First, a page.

a new look into the erotic rainbow world of nobuyoshi araki
The prolific Japanese photographer's latest book, "Blue Period, Last Summer," showcases his color-washed performance work.
Japanese photographer Nobuyoshi Araki is famous for his striking black-and-white photos of naked women (often artfully tied up with rope). But his latest book, Blue Period, Last Summer, highlights his lesser-known performance work — featuring color-drenched photos of erotica as well as garbage-strewn Tokyo city streets and dreamy skylines.
“These series are one of many aspects of Araki’s work that have not been sufficiently explored,” explains curator and Japanese photography specialist Marc Feustel, who wrote the introduction for the book. Araki’s bondage photographs, he notes, which depict the practice of kinbaku (Japanese rope bondage), make up only a small portion of his five decades of work.
Between the mid-80s and mid-00s, Araki staged a series of live presentations in Tokyo called Arakinema, in which he and his assistants used two projectors to layer sequences of photographs over one another. His new book showcases two of those sequences: Blue Period, mostly blue-colored photos that seek to imbue a hazy nostalgia and Last Summer, vibrantly hued images that nod to the future.
“The two films should be seen as a set since Blue Period is about the past and Last Summer is about the future,” Araki explained to his publishers at their initial meeting. “By removing color using a chemical solution Blue Period is about an act of subtraction, whereas adding color to the images in Last Summer is about an act of addition. This project is just like life itself.”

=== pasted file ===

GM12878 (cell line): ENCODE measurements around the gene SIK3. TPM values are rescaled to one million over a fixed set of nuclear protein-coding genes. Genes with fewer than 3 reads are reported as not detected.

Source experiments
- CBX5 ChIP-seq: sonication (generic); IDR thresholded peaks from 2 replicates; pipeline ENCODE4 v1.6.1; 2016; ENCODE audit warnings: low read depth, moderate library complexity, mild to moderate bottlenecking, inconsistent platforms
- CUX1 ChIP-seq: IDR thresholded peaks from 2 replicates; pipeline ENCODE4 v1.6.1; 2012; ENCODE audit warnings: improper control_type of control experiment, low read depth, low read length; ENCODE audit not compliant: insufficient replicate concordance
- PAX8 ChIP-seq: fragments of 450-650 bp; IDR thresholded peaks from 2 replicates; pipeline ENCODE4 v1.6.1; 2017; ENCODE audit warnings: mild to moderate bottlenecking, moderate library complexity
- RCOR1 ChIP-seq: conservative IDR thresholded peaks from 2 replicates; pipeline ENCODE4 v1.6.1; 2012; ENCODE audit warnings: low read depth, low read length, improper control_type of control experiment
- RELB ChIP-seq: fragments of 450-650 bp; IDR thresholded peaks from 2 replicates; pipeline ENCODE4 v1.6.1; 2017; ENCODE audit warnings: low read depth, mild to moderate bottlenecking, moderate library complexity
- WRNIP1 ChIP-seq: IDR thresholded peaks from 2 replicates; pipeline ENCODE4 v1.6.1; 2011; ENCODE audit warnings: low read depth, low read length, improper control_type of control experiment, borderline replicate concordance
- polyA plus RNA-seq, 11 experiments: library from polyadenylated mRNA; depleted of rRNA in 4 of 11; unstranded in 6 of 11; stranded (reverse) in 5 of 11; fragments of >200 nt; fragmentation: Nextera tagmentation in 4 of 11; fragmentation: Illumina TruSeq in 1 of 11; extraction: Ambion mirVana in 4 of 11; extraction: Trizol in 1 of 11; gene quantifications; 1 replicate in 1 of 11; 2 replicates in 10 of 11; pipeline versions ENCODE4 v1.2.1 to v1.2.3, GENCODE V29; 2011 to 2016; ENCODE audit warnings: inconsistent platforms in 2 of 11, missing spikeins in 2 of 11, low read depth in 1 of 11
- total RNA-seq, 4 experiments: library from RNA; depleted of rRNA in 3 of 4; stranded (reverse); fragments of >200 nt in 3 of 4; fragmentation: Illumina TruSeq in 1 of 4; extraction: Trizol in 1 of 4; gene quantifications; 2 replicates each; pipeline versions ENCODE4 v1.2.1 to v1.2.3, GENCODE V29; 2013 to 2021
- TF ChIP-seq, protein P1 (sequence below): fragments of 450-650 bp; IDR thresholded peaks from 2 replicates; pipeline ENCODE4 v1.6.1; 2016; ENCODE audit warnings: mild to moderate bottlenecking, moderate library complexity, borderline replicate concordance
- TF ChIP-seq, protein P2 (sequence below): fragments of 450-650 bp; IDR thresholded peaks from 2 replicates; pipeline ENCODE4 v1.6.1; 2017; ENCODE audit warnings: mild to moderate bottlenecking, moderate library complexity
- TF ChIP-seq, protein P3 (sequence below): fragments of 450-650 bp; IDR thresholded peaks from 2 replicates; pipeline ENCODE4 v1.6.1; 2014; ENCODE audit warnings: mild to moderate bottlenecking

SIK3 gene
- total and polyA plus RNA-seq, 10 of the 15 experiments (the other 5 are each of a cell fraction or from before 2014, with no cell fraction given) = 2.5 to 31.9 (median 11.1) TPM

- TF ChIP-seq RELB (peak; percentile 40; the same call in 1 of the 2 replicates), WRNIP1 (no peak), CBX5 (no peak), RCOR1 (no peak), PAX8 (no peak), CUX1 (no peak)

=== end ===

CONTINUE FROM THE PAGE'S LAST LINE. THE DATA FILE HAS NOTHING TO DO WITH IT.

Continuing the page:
You’d think it’d be difficult for an artist as prolific as Araki, who’s published some 500 books, to still surprise his audience with unknown work. Yet, Feustel insists, there is still more to discover: “Araki has likely published more books than any other photographer and at 77 years old he is showing no signs of slowing down.”
Last year, a retrospective of Araki’s work at the Musée Guimet in Paris collected images from each of the photographer’s books. It was a testament to how completely Araki has devoted his life to photography, says Feustel. “While that may sound like an overblown, overused statement, in Araki’s case it is a simple fact,” he explains. “Whether it is his childhood, his honeymoon, his wife’s death, his beloved cat Chiro, his loss of vision, or his cancer, Araki has used every aspect of his own life as the material for his work. He is, in his own words, a ‘photo-maniac.’”
“Blue Period, Last Summer” by Nobuyoshi Araki is available now through Dashwood Books. This article originally appeared on i-D US.